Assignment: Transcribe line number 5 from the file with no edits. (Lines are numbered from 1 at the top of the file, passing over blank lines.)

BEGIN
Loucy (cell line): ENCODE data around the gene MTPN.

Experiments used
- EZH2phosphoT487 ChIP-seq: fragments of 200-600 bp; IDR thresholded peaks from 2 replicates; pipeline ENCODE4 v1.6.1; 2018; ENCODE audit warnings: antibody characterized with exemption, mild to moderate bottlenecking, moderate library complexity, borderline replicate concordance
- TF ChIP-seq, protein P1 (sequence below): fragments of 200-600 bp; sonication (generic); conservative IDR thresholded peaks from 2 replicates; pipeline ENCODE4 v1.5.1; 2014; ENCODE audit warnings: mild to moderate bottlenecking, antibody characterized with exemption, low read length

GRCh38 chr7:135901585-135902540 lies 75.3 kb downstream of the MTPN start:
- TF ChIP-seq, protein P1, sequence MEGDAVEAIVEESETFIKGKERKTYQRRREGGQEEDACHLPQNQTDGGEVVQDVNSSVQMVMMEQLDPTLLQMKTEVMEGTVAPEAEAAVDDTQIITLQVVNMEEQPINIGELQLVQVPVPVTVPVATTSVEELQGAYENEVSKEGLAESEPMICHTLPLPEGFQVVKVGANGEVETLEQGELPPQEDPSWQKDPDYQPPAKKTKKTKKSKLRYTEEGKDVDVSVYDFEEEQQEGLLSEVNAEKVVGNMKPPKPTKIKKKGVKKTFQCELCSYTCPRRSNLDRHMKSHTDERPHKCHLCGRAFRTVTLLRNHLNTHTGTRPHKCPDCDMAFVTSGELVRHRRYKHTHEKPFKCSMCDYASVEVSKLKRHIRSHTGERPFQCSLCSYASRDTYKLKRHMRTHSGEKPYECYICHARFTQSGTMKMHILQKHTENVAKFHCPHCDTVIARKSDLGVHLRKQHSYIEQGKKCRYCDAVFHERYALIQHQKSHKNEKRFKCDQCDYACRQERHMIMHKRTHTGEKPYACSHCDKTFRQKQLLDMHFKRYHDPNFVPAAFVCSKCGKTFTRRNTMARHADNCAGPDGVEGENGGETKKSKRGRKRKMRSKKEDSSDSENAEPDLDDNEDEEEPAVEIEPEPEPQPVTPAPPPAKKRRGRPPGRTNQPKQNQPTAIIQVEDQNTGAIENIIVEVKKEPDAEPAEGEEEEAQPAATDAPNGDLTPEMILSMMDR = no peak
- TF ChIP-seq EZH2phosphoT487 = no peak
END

GRCh38 chr7:135901585-135902540 lies 75.3 kb downstream of the MTPN start: